The Waldo Canyon Fire burning on Courtney Lane in Colorado Springs in 2012.

(Photo: Courtesy of Steve Schopper)
Colorado has made it through the 2014 fire season without any big disasters so far. Several wildfires are burning now, in the northwestern part of the state and near Steamboat Springs. So far, none of these fires have caused major damage, but the memories of recent years are still fresh.

Earlier this month a short documentary about wildfire in Colorado, featuring scenes from the Waldo Canyon and Black Forest Fires, won a regional Emmy. A Colorado Springs firefighter is sharing in the award.

The Denver Post produced “Fire Line” with help from Steve Schopper, videographer for the Colorado Springs Fire Department and a firefighter in Manitou Springs. 

"Fire Line" includes a barrage of images from the Black Forest and Waldo Canyon Fires, showing houses burning up. Schopper shot many of them. He says he has to see these images almost every day, when someone requests to use them or he gives a lecture on his work. Seeing the images, he says, doesn't bother him. But when he talks with fellow firefighters, the emotions come back. "When we sit down and talk, the emotions do resurface and I get choked up. I remember how I felt when that was going down," he says. "I remember the sorrow I had for those people who were losing everything."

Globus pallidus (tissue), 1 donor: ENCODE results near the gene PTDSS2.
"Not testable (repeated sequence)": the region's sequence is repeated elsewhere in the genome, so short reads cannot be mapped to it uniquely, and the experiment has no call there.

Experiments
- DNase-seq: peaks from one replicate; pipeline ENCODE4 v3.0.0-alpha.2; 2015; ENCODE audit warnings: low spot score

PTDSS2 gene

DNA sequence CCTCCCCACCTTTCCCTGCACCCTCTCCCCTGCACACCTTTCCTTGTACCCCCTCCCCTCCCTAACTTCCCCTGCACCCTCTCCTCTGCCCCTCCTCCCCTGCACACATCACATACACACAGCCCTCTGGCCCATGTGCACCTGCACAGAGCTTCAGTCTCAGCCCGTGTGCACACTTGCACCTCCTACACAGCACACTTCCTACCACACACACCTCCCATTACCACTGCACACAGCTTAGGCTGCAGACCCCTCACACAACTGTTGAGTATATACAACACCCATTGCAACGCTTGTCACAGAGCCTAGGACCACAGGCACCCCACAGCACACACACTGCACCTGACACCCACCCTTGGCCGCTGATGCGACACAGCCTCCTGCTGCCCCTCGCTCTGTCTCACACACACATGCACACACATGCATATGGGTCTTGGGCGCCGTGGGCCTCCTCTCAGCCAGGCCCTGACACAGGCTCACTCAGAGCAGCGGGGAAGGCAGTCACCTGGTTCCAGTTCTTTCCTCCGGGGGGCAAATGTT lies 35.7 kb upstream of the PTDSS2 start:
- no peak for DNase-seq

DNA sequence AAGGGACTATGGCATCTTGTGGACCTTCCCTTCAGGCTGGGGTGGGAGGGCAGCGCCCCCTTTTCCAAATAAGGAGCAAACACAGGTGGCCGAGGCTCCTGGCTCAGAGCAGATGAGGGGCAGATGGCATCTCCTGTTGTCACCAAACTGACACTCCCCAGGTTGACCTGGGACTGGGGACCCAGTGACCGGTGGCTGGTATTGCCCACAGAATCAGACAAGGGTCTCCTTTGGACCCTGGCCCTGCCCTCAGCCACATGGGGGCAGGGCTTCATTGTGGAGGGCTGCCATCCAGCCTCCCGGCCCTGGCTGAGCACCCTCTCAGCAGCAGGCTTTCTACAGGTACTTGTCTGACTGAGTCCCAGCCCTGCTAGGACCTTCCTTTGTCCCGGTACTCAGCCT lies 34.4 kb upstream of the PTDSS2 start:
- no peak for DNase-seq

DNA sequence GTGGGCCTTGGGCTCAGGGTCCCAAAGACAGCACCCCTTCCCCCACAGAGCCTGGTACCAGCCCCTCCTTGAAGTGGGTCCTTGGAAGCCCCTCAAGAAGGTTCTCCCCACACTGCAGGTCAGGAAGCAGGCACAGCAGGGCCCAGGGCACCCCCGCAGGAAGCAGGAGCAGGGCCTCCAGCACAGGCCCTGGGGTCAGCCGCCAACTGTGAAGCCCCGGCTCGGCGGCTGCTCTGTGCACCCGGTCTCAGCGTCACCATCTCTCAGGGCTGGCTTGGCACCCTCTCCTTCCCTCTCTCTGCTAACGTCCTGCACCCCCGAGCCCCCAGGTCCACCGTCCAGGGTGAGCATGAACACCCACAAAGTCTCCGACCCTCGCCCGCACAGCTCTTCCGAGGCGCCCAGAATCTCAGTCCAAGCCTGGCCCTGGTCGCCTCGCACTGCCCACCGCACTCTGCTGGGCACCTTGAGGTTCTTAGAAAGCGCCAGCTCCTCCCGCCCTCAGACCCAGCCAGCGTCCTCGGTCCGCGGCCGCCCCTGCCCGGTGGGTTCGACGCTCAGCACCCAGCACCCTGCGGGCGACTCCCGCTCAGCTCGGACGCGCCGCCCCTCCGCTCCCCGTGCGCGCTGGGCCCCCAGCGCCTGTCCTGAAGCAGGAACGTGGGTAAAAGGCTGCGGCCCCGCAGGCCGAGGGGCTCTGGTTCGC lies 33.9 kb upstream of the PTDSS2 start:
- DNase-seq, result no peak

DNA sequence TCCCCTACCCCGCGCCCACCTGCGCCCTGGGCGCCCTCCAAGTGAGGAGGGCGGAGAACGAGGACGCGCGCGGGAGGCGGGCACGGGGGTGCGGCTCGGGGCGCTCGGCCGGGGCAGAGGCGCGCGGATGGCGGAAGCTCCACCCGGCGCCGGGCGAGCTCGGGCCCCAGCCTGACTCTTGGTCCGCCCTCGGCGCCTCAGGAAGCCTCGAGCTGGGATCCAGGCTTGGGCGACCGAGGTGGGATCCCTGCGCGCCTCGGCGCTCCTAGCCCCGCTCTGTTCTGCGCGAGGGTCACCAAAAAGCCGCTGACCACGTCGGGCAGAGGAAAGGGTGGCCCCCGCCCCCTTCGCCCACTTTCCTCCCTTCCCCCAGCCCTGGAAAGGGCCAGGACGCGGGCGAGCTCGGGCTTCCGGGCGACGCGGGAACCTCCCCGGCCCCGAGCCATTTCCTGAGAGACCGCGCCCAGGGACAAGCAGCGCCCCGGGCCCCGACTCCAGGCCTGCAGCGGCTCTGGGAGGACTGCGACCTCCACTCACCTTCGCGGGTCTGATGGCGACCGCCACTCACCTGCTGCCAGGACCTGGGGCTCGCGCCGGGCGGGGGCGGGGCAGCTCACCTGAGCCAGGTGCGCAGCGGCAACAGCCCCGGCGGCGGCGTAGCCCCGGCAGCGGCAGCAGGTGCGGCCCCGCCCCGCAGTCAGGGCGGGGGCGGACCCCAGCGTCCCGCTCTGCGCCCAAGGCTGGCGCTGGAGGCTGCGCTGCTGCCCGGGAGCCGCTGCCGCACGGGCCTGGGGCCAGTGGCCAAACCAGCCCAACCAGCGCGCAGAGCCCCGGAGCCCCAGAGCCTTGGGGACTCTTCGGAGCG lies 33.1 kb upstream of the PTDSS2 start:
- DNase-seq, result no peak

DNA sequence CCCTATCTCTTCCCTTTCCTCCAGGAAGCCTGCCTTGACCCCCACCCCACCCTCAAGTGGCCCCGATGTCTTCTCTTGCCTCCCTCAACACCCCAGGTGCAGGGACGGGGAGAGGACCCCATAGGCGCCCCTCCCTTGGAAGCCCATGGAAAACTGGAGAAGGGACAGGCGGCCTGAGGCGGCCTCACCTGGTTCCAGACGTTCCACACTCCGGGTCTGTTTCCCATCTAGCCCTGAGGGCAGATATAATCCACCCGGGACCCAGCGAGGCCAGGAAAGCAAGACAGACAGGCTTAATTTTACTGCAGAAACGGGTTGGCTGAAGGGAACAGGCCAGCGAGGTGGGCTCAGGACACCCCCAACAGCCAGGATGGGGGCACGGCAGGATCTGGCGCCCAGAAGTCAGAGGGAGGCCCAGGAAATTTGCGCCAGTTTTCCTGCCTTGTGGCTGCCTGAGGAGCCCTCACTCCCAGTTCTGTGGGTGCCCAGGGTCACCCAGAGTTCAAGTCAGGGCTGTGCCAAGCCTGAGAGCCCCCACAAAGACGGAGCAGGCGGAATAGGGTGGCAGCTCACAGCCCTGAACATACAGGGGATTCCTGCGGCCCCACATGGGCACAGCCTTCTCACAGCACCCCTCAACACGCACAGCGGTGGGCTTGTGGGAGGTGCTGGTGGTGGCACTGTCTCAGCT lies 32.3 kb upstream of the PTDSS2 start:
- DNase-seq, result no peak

In addition to his contributions to "Fire Line," Schopper produced an Emmy-nominated short film. It shows how firefighters helped protect a property in the Black Forest with help from the homeowner who had trimmed tree branches on the property. Schopper says the homeowner's mitigation work helped keep the fire moving through and prevented it from becoming a crown fire.

Neighbors watch as the Black Forest Fire burns northeast of Colorado Springs, Colo.

Photo courtesy: Bryan Oller/The AP
 
Schopper says he didn't plan to make that training video  but stumbled into a situation where it was possible.  "When I got there and we could see where the flame was, I got my camera out and started shooting the fire and the crew," he says. "The guys were applying what they were trained to do, with fire approaching." Schopper says people around the world have contacted him about the film.